A discussion that comes back a lot in diabetes forums is whether T2 diabetes can be “reversed”. Heated debates concentrate on deciding if it is a possibility or simply a mirage that leads to disappointment.
A lot of it is a matter of definitions. Many people use “remission” to avoid saying that you can get rid of diabetes completely. Some people use “reversal”, which implies a permanent fix.
Some studies have shown that “remission” is possible. The key here is weight loss to eliminate the fatty deposits in the liver and pancreas that create the conditions for diabetes to develop. Once these inappropriate deposits disappear, the pancreas and the liver can go back to their normal balanced interacting mechanism, and diabetes symptoms disappear (insulin resistance diminishes, glycaemia goes back to non-diabetic levels, and sugar intake reaction is normal), provided that enough pancreas beta cells remain (about 20% is generally accepted as the minimum).
Some of these studies have shown that it’s possible to go back to a normal diet under some conditions: diagnosis less than 8 years ago, ethnicity has an impact, etc. Within these restrictions, it’s sometimes called “reversal” because of the return to a normal diet. However, we don’t have enough data to know if it’s forever (or what “forever” means). The longest studies have only been on a couple of years1, which isn’t enough to judge long term stability of “reversal”.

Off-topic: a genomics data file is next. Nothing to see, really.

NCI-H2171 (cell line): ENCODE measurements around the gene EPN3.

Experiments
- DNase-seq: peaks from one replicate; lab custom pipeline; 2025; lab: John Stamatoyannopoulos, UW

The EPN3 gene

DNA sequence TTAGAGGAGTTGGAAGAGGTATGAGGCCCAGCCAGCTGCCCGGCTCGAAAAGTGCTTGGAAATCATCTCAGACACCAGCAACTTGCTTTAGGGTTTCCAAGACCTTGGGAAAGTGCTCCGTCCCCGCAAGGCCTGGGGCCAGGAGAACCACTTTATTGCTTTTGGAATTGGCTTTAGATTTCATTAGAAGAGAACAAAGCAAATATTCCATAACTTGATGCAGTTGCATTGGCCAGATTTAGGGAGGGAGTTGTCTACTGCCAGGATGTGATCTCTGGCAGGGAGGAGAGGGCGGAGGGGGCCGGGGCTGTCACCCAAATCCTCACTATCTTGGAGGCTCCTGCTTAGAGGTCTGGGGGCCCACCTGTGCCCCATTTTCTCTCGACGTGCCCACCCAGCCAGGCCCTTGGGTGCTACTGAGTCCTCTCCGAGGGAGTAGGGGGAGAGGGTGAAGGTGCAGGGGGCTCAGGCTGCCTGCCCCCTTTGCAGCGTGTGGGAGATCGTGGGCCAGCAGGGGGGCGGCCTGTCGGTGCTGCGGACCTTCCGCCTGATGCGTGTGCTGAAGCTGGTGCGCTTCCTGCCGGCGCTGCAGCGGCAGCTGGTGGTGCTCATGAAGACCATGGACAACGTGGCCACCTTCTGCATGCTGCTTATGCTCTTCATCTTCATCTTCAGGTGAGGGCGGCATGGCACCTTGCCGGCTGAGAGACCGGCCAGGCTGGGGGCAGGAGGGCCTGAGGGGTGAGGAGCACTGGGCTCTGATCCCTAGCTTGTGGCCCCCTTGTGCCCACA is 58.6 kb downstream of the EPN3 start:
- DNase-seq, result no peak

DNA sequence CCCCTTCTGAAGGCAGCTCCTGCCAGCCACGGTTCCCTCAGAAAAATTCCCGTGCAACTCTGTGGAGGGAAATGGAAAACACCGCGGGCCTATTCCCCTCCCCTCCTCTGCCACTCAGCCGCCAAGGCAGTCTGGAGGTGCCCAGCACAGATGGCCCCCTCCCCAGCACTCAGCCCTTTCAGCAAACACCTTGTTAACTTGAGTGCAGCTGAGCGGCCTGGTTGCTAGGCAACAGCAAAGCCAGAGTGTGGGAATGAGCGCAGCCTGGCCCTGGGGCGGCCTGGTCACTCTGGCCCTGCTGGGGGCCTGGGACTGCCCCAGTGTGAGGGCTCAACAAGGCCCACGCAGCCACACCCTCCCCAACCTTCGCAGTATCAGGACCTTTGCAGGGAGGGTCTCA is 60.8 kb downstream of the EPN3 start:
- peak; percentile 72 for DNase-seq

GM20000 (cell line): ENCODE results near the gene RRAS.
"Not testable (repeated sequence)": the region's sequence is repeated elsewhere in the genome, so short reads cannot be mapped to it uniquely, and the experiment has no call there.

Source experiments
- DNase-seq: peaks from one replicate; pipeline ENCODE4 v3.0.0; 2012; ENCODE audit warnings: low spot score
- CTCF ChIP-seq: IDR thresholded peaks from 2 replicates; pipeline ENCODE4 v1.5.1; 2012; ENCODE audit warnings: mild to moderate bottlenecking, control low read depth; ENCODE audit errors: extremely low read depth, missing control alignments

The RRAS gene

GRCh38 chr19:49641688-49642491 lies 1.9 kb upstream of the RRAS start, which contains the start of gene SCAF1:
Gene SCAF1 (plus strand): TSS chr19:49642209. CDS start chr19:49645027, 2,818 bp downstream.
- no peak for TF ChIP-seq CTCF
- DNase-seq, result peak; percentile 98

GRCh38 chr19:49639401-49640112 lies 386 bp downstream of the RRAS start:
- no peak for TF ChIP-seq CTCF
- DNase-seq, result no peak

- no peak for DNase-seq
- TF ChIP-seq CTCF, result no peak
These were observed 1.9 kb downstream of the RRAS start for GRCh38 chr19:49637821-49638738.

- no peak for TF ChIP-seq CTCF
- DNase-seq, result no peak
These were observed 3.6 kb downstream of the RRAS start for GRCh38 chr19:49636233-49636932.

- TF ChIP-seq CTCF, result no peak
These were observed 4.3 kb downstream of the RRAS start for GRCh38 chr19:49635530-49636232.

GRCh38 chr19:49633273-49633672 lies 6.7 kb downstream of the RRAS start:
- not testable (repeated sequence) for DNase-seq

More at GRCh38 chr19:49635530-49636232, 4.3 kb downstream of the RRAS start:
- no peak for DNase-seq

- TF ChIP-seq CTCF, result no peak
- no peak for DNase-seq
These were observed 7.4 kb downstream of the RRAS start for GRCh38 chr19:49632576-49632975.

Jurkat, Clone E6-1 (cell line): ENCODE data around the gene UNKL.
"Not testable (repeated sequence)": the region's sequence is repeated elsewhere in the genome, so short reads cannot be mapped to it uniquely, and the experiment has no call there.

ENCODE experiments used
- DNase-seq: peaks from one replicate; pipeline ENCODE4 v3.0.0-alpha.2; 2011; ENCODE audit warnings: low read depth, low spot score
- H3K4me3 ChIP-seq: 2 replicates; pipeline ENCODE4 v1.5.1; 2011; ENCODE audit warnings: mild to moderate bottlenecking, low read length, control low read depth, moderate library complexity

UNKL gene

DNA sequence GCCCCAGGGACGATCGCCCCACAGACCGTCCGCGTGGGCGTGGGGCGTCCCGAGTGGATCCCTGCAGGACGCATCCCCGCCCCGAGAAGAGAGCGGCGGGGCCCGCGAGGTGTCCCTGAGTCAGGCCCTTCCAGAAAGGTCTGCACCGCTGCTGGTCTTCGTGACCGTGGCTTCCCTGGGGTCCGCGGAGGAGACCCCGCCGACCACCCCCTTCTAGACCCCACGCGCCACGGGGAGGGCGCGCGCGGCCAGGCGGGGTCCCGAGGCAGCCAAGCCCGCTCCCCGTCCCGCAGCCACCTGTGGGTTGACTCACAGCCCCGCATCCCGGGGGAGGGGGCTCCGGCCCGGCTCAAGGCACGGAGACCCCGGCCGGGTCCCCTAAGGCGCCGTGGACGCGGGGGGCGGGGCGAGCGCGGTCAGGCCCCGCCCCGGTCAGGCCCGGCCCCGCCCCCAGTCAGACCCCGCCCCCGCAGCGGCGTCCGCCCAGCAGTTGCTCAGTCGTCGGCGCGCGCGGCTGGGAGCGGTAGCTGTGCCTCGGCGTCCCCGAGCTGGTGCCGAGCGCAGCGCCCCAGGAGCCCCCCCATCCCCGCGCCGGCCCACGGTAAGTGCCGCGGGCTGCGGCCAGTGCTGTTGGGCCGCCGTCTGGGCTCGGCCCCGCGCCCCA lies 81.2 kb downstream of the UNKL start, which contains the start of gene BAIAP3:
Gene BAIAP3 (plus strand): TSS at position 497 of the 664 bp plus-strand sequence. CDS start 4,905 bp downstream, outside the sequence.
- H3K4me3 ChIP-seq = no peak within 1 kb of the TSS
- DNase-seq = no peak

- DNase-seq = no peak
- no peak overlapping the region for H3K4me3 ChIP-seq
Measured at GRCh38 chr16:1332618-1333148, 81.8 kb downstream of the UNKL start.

What’s important to note though is that a return to normal diet doesn’t mean going back to the diet that created the diabetes conditions. And that is the main argument used by those who hate the term “reversal”: according to them, if you are in remission but go back to your pre-diagnosis diet, diabetes will come back. Which is very probably true and has been observed.
But that’s a nonsensical argument. Going back to a normal diet means switching to a diet that contains normal food, in a normal mix, and in normal quantities. Not the excessive or inappropriate diet that caused the diabetes in the first place. The obvious illustration would be cancer remission: if you had cancer generated by smoking, going back to normal behaviour after remission doesn’t mean going back to smoking! That would obviously bring back the cancer. This is the same with diet and diabetes. So that argument doesn’t hold.
Whether we call it “remission” or “reversal”, what is definitively possible with T2, when it’s diagnosed early enough, is to control it well enough to stop all medication, and control glycaemia to within the non diabetic range using a good diet. Nothing more. That is an important message for all those who were recently diagnosed.
1 Update on DiRECT study: it has been announced that next week, an update showing that remission continued for 3 more years will be presented at the DUKPC conference.